Hobbs credited her studies at Williams Bay High School as a source of her curiosity in the world. She cited Phil Sanborn, who taught international relations, as someone who sparked her interest in the world beyond Williams Bay.

Hobbs said the MV Explorer took its classrooms and students on a trip around the world from Aug. 26 through Dec. 13.

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The ship left harbor in Montreal and headed east to Africa. Hobbs said. On the way, she saw flying fish and whales.

The ship made port in Morocco, Ghana, South Africa, Mauritius, India, Malaysia, Vietnam, China and Japan. The ship returned to the Western Hemisphere by Hawaii, then through the Panama Canal before making stops in Costa Rica and Honduras, before returning to Montreal.

Going overseas brought students face to face with the uncomfortable disparities between life in the First and Third worlds.

The ship itself is a slice of First World comfort, with a swimming pool, gym, dining room and plenty of food and fresh water.

She said students visit countries where the average person has difficulty finding clean drinking water. Then they return to their floating cocoon.

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"It's challenging to see the inequalities," she said. "Feeling guilty doesn't do anything. So what do you want to do about it?"

Hobbs said she had three roommates in a suite that was essentially two conjoined rooms with a bathroom.

She said her living quarters were on the third floor in the very front of the ship. That was close enough to have water come through the living quarters' single window when the sea was rough.

It was rough often enough that she became familiar with the symptoms of sea sickness. Fortunately, the ship offered free seasickness medicine, she said.

Time spent at each port was different. Hobbs said students could go on tours arranged by Semester at Sea, or they could set out on their own. She said she and a friend, Miki Goetsch, planned their own excursions.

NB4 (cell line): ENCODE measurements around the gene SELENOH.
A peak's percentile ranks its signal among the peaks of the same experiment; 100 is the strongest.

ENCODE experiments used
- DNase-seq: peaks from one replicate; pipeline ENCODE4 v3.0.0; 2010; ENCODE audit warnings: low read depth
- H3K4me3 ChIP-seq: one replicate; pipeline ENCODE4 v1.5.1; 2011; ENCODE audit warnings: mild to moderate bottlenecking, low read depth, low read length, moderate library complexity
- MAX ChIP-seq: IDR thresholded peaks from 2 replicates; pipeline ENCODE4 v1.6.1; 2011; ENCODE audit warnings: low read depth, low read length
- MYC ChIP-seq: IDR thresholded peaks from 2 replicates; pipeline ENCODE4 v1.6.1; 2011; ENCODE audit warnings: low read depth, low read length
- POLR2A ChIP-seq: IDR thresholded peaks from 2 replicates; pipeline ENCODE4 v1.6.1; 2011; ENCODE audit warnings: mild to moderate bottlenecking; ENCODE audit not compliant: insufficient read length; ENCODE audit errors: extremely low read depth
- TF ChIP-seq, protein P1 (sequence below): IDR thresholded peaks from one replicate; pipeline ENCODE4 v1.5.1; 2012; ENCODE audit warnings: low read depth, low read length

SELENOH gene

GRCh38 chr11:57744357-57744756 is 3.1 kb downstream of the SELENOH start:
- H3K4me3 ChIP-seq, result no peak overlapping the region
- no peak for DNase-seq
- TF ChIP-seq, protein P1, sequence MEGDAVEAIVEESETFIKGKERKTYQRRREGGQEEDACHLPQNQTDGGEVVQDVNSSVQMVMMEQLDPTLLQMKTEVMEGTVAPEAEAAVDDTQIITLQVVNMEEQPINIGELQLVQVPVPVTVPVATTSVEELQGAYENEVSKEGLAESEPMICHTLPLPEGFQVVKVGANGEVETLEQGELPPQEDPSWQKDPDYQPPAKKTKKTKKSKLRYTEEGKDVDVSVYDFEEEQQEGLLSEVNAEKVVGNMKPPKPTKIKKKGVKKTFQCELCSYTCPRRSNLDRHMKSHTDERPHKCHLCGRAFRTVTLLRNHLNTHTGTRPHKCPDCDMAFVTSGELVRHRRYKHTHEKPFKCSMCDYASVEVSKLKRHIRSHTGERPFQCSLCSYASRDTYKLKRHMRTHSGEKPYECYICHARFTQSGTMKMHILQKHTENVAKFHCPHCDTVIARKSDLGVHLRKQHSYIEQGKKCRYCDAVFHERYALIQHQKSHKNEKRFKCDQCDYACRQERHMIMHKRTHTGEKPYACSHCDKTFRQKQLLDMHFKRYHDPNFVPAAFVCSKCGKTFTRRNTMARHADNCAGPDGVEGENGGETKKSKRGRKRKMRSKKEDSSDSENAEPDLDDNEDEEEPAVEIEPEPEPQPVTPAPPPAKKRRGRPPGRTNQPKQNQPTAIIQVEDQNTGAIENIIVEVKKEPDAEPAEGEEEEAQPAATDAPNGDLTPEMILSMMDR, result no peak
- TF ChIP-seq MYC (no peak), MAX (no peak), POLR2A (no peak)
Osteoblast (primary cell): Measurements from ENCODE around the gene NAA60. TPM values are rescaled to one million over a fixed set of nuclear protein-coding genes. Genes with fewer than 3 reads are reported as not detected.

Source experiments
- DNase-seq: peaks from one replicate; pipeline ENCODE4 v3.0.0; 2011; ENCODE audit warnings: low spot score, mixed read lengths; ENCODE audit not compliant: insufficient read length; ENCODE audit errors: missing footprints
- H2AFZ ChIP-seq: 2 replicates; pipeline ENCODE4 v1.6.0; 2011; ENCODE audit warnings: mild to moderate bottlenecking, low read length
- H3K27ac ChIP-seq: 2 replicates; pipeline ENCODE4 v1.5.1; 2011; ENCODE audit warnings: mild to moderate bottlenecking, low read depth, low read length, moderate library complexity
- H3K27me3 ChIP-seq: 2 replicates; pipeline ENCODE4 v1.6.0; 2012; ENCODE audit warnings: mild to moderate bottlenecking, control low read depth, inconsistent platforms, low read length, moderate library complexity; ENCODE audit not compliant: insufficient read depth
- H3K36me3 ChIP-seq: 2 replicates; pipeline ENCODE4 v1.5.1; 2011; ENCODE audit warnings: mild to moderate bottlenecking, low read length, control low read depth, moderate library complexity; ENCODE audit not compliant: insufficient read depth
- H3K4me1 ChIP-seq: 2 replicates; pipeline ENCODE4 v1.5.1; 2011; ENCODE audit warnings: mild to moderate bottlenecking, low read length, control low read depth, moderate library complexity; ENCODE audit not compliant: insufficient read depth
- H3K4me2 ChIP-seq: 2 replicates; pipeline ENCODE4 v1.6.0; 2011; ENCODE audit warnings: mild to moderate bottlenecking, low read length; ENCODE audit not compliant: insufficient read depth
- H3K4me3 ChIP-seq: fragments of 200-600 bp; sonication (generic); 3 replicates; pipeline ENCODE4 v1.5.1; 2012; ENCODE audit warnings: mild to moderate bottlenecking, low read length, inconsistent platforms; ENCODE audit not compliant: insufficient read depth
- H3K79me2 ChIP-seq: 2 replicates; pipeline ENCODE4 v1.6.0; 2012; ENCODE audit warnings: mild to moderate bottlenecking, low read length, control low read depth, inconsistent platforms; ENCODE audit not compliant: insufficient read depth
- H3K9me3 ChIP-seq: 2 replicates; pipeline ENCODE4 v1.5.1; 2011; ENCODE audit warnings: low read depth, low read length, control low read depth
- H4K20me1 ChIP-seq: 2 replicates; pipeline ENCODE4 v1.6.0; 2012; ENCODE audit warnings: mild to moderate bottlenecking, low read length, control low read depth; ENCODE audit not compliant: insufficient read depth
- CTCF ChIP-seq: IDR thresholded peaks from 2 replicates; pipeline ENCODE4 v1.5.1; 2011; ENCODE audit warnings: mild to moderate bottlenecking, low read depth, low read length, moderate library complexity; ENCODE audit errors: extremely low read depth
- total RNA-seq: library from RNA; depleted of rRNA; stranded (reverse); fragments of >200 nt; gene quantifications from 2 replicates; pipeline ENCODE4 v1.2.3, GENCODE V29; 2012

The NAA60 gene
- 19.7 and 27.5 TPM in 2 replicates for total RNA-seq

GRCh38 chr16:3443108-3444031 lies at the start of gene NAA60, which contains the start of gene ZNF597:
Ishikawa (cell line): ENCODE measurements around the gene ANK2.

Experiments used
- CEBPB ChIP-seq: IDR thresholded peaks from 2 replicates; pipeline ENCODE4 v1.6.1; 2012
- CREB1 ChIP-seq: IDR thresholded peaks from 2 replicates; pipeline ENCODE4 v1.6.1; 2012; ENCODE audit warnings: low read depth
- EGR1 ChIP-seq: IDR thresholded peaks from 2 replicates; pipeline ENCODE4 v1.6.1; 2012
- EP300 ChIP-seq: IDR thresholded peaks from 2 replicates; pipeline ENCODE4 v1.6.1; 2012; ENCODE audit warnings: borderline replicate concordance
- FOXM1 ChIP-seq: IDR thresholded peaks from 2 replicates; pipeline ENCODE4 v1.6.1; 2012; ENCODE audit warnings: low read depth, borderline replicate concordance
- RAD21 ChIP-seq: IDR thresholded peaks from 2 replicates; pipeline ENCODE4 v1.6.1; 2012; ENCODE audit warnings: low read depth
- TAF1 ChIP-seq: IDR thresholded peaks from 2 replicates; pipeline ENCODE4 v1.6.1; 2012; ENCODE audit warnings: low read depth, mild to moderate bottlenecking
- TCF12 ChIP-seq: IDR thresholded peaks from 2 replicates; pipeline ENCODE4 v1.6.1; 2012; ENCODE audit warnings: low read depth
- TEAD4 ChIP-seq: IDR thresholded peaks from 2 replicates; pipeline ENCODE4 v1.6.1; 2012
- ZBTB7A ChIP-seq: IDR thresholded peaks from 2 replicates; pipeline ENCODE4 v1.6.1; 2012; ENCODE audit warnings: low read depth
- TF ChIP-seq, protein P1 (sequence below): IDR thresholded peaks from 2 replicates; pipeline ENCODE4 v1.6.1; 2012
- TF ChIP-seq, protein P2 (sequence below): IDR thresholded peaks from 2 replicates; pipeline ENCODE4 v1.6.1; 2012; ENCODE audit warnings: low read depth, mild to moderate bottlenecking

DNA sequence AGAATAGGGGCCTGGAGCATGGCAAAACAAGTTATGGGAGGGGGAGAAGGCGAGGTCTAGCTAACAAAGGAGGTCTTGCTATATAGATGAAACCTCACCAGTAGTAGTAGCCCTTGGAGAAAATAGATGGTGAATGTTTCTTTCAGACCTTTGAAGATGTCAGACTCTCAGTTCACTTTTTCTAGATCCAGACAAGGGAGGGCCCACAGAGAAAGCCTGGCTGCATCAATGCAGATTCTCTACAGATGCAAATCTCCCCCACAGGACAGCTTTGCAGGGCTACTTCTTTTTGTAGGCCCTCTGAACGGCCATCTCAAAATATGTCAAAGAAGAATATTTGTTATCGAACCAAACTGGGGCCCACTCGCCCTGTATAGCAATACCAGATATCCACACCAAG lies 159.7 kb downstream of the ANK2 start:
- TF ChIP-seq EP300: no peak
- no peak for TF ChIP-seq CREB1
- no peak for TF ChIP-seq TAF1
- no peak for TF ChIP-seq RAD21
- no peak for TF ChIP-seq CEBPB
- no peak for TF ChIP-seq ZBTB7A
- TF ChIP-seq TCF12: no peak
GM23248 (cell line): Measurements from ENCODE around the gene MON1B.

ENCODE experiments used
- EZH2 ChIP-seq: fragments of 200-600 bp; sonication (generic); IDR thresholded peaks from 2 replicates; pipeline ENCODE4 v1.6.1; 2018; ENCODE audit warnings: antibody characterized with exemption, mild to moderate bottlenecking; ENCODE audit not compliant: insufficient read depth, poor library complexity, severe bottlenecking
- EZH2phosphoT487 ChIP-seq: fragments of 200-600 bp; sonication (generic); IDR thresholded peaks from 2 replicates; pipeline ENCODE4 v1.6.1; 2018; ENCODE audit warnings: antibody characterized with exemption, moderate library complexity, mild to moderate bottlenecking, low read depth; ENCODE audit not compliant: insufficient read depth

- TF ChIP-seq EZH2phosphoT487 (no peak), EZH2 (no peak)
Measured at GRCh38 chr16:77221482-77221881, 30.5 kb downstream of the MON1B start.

Hobbs said Vietnam and South Africa were beautiful countries. China, not so much.

In South Africa, Capetown is very European, with tree-lined streets and backyard gardens, said Hobbs. However, further into the country, visitors run into the poverty of the townships, the remnants of the apartheid system that kept African blacks in poverty on their own land.

Hobbs said she was "a little worried" about visiting Vietnam, because memories of the Vietnam War might still linger.

"But people there were really friendly," Hobbs said.

Hobbs had a one-word description of China: "Polluted."

She said they docked in Hong Kong and visited a small city called Guilin. However, she was able to take trips to Shanghai and Beijing.

"I wasn't a big fan," Hobbs said of China. "It was really cold."

And it wasn't nearly as friendly a country as Vietnam.

However, she did get to see the Great Wall, which is much more impressive when seen in person than in pictures, she said.

Likewise, in India, Hobbs made a point to visit the Taj Mahal.

"You heard so much about it, you think it's going to be a let down," she said. "But no, it was incredible."

Hobbs said she wants to practice medicine overseas, particularly in Third World countries.

Hobbs' interest in medicine runs in the family, she said. Her father is in family practice with Aurora in Elkhorn; mother is a physician's assistant there.

Hobbs graduated a semester early from University of Virginia with a BA in psychology.

She is now interviewing to get into medical school.

Hobbs said her semester on the MV Explorer has piqued her interest in the problems of public health. Her plans include a trip this February to Bangladesh to continue her study of infectious diseases.